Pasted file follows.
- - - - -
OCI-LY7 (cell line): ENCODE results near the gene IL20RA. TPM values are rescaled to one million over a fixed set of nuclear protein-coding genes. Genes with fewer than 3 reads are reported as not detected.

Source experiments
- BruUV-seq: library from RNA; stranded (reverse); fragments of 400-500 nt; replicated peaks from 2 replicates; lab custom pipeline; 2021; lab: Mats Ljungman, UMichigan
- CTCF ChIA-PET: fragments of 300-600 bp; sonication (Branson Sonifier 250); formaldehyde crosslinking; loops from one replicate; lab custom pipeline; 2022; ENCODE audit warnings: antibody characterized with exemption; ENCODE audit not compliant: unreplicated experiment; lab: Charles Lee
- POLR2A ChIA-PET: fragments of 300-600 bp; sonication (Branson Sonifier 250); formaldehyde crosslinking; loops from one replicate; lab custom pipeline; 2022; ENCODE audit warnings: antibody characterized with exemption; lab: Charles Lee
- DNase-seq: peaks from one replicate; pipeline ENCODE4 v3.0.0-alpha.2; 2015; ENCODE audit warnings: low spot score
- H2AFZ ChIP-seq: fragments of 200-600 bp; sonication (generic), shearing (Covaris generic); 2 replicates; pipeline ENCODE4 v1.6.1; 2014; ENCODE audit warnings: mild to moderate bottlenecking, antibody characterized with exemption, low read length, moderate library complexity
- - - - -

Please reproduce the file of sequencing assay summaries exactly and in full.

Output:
OCI-LY7 (cell line): ENCODE results near the gene IL20RA. TPM values are rescaled to one million over a fixed set of nuclear protein-coding genes. Genes with fewer than 3 reads are reported as not detected.

Source experiments
- BruUV-seq: library from RNA; stranded (reverse); fragments of 400-500 nt; replicated peaks from 2 replicates; lab custom pipeline; 2021; lab: Mats Ljungman, UMichigan
- CTCF ChIA-PET: fragments of 300-600 bp; sonication (Branson Sonifier 250); formaldehyde crosslinking; loops from one replicate; lab custom pipeline; 2022; ENCODE audit warnings: antibody characterized with exemption; ENCODE audit not compliant: unreplicated experiment; lab: Charles Lee
- POLR2A ChIA-PET: fragments of 300-600 bp; sonication (Branson Sonifier 250); formaldehyde crosslinking; loops from one replicate; lab custom pipeline; 2022; ENCODE audit warnings: antibody characterized with exemption; lab: Charles Lee
- DNase-seq: peaks from one replicate; pipeline ENCODE4 v3.0.0-alpha.2; 2015; ENCODE audit warnings: low spot score
- H2AFZ ChIP-seq: fragments of 200-600 bp; sonication (generic), shearing (Covaris generic); 2 replicates; pipeline ENCODE4 v1.6.1; 2014; ENCODE audit warnings: mild to moderate bottlenecking, antibody characterized with exemption, low read length, moderate library complexity